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Actions and Solutions
Steps towards building more resilient communities have been initiated, although our national investment remains well short of what’s required to seriously tackle the issue. Some of those steps are outlined below.
National Strategy for Disaster Resilience
In February 2011, COAG adopted the National Strategy for Disaster Resilience (NSDR). The NSDR includes steps to improve understanding of the risks of natural disasters, educating people of these risks and improving the methods of communicating urgent messages to communities so they can make informed decisions about their options when faced with natural disasters. For further detail visit our Government Resources section.
Funding for future bushfire and hazard research
On 13 February 2013, the Federal Government announced a plan to establish a new Bushfire and Natural Hazards Cooperative Research Centre from 1 July 2013. The Government will contribute up to $47 million over eight years to continue bushfire research while developing a complementary natural hazards research program into flood, earthquake, cyclone and tsunami events. Read more
National Insurance Affordability Initiative
On 28 February 2013, the Federal Government announced it will invest $100 million over two years to reduce flood risk and bring about reductions in insurance premiums. The National Insurance Affordability Initiative will invest $50 million a year in targeted flood and other natural disaster mitigation measures, as well as establish a National Insurance Affordability Council. Read more
$40 million Betterment Fund
On 28 February 2013, the Federal Government announced a package which included $40 million toward the establishment of a Betterment Fund to rebuild council-owned roads and assets in Queensland, making them more flood proof. Read more.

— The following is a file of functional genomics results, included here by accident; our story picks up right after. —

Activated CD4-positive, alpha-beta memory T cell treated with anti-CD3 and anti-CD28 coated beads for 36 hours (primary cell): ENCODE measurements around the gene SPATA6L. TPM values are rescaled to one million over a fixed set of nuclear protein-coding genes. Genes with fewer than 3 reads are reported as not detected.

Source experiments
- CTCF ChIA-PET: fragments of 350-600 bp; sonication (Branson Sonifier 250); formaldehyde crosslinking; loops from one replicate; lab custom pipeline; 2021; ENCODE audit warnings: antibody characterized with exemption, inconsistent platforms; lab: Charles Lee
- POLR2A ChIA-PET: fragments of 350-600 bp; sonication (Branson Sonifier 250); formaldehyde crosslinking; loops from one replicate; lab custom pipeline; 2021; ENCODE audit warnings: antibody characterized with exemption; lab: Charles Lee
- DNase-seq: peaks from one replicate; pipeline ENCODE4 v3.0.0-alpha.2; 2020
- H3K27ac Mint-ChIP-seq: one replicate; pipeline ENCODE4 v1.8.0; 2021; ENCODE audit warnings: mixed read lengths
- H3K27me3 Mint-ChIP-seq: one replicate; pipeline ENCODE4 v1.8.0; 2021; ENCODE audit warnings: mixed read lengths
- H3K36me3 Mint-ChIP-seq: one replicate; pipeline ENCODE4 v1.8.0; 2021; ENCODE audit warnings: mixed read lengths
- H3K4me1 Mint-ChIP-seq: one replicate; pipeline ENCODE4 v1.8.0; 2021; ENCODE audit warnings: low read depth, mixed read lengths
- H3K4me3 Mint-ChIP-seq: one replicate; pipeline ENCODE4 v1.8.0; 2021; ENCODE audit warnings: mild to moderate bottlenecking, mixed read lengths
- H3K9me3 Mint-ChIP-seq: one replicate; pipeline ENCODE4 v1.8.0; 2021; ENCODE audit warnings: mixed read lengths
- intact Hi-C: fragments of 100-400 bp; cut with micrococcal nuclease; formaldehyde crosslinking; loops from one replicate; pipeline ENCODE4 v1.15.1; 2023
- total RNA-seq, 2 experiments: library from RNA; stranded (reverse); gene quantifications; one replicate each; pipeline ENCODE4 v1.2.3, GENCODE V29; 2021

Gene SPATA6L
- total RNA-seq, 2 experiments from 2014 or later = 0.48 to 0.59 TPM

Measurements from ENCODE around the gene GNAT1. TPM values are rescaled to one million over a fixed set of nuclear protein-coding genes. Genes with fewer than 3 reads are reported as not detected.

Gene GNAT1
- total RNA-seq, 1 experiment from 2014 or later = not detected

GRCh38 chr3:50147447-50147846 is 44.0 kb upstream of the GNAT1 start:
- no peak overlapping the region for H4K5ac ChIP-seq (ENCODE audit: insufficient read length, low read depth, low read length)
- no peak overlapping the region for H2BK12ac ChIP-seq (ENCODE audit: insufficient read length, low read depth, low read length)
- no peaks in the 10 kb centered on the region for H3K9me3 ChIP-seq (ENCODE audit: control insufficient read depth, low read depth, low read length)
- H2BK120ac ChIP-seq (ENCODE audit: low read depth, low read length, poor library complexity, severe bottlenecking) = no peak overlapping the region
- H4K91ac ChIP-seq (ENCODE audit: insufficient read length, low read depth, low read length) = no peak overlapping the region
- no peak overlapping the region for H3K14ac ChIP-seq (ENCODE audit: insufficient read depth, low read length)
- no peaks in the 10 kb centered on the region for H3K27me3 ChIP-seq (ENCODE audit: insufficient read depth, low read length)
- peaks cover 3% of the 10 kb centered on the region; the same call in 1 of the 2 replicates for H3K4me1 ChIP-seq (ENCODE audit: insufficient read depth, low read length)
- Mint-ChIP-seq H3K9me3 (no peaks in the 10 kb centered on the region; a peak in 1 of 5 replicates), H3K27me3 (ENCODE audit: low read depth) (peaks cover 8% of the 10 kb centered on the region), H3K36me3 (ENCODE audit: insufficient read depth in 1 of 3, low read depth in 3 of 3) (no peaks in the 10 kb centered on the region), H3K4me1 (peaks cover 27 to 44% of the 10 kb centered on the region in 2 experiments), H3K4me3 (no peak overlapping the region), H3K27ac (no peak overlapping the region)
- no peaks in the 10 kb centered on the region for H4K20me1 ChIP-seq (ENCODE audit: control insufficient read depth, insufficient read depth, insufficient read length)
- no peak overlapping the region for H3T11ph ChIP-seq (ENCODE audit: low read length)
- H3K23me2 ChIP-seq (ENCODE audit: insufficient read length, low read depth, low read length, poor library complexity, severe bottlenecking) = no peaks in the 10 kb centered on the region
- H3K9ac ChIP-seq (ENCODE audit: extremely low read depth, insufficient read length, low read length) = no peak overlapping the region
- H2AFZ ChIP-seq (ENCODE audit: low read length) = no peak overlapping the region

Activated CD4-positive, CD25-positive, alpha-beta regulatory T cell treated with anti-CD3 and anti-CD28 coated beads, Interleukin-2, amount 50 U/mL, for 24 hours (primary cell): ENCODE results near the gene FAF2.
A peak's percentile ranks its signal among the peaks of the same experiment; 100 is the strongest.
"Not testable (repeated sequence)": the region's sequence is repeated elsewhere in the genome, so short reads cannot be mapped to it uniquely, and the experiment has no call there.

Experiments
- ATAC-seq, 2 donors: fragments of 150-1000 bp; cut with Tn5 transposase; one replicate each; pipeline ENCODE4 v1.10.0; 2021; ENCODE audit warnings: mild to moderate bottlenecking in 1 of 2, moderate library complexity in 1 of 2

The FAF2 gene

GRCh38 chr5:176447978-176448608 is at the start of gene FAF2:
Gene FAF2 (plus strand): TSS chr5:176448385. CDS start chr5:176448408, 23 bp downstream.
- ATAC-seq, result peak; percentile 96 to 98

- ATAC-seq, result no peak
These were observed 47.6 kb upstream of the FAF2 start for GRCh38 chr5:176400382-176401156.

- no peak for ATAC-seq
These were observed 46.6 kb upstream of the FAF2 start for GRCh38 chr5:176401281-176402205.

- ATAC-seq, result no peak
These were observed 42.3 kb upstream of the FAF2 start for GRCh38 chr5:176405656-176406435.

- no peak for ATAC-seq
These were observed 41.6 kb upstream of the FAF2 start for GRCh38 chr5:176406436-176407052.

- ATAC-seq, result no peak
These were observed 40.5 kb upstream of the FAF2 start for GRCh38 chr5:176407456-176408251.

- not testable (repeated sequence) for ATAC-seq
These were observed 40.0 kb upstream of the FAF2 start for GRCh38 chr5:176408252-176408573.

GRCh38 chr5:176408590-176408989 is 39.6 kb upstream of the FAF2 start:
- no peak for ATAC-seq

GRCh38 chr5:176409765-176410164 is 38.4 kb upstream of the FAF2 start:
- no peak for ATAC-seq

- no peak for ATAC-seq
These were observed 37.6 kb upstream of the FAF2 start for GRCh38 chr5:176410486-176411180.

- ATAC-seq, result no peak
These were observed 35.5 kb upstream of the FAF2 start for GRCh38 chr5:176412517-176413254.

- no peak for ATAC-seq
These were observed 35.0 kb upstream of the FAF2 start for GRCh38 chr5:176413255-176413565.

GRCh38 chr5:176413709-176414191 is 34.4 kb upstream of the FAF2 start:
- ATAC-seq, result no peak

New National Construction Code provisions
In January 2013, the Australian Building Codes Board announced the introduction of new National Construction Code provisions designed to ensure the structural integrity of, and survival of utilities in new residential buildings in designated flood hazard areas. This option was found to increase construction costs by $216 million (present value over 10 years), although the benefits would be $352 million. A Regulation Impact Statement Proposal to address the risk of flooding to new residential buildings (November 2012) was prepared by the Australian Building Codes Board.
More action is required
While these, and other, actions are steps in the right direction, the Australian Business Roundtable on Disaster Resilience and Safer Communities believes additional investment is needed to fund mitigation inititaives such as:
- Improved land-use planning: Commitment by Government to develop national land-use planning criteria that prohibits inappropriate land-use in Australia.
- Improved building standards: Commitment by Government to improve the community's disaster resilience by modernising the Building Code of Australia to include minimum standards for the durability of property to natural hazards.
- Improved community infrastructure: Recovery funds dedicated to preventative infrastructure projects including barrages for unusual tides, levee banks, sea walls, properly maintained fire breaks and access trails, improved drainage and dams.
Most bushfire property losses occur in NSW, VIC, WA, SA and the ACT between September and March. With increasing urban development and a climate that is both getting drier and warmer, bushfires are an increasing risk for property owners.
Image source: Department of Environment and Conservation
Inland flood is a significant issue in Australia, historically accounting for nearly one third of insured losses. From a property damage perspective the worst affected states are NSW and VIC, followed by QLD, SA and WA. The majority of flooding typically occurs from April to October.
Red Cross volunteers provided personal support to Wagga Wagga residents who were evacuated during the floods in November 2012.
Image source: Australian Red Cross/Rick Carter